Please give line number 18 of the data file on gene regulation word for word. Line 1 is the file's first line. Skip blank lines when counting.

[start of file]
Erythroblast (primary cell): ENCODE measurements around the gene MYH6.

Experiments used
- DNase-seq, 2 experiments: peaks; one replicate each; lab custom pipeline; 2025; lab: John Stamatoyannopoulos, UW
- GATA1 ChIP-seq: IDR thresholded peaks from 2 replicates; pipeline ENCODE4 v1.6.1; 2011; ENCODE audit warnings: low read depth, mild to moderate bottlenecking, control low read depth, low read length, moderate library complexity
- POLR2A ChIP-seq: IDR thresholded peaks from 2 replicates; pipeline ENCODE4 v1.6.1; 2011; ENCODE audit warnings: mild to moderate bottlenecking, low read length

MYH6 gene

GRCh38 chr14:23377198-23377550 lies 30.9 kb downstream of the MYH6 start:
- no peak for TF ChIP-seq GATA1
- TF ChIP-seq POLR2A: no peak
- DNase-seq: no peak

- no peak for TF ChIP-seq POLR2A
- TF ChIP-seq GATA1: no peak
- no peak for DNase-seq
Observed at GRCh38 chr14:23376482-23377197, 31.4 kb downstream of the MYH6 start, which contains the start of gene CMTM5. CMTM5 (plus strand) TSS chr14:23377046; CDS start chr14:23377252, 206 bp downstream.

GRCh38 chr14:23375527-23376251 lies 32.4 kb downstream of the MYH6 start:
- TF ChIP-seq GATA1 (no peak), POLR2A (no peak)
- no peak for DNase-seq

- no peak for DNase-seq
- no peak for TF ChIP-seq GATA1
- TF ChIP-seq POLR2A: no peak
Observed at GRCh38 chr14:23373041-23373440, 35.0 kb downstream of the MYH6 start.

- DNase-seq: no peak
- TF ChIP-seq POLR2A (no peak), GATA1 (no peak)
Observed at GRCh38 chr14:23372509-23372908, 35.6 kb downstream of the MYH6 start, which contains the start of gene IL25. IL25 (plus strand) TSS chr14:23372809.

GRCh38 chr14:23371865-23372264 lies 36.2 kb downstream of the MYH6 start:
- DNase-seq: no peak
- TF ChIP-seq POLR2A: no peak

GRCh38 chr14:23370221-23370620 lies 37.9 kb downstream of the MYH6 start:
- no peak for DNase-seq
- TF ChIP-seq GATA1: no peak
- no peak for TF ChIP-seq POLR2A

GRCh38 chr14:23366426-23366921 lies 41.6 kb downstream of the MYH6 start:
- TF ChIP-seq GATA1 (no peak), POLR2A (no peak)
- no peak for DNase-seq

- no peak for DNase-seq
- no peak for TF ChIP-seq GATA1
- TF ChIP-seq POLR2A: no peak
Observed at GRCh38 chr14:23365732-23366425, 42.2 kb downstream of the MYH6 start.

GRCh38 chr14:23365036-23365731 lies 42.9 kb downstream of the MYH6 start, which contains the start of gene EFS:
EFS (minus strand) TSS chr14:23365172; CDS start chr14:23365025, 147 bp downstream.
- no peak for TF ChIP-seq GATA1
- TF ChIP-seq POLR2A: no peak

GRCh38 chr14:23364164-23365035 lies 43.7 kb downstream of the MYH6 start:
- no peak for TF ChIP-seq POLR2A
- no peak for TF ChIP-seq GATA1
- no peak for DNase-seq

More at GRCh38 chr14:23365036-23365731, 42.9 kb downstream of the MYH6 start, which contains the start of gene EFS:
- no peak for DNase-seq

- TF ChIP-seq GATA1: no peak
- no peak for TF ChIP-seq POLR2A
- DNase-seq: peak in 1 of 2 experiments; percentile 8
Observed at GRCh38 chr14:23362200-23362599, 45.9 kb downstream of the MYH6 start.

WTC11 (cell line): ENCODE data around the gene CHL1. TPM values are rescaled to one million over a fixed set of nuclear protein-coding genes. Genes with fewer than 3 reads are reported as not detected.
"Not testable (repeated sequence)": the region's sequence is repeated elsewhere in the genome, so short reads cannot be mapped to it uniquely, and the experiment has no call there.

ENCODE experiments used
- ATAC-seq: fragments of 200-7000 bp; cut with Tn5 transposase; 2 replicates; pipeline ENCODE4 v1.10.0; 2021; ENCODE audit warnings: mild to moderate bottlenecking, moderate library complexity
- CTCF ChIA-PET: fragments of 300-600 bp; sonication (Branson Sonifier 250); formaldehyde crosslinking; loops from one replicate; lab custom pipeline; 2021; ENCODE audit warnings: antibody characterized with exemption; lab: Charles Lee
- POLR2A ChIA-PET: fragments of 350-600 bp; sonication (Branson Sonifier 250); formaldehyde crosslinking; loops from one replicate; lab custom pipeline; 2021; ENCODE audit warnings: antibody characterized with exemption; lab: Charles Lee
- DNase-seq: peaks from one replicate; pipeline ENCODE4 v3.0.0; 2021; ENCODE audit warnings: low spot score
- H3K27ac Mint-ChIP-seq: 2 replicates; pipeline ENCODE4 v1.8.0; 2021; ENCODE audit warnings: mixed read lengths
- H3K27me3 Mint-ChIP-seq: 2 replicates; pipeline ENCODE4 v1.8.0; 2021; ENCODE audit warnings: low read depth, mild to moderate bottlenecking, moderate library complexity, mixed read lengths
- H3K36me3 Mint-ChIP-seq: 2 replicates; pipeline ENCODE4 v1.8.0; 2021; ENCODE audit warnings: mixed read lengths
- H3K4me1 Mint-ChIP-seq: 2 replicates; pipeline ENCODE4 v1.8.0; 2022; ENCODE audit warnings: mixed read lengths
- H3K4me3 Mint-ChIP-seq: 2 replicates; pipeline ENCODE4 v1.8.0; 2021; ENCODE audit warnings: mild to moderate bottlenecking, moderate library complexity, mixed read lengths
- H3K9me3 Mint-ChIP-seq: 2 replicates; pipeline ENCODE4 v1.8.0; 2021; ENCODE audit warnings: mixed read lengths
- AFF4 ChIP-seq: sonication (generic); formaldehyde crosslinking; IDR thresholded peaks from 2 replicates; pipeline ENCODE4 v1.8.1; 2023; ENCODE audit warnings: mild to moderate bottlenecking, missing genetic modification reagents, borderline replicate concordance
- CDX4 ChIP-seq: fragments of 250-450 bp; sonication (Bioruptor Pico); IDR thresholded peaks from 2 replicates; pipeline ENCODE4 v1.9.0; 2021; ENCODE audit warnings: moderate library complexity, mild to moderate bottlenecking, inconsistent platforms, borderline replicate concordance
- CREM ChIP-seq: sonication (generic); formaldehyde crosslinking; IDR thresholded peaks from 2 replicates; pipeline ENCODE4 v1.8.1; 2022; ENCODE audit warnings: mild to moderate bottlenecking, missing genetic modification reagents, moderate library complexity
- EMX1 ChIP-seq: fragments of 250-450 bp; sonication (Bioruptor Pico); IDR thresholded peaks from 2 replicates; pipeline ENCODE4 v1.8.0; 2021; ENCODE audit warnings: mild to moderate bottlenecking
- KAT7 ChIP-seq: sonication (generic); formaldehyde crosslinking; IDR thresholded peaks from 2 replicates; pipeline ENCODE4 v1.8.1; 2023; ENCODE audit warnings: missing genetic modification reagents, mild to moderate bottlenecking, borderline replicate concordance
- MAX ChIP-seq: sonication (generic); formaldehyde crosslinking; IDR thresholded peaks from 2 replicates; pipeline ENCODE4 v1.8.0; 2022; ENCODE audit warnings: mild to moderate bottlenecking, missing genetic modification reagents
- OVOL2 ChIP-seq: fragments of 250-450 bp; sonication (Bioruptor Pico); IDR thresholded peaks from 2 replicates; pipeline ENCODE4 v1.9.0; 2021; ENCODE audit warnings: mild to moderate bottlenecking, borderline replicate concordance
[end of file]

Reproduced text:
- no peak for DNase-seq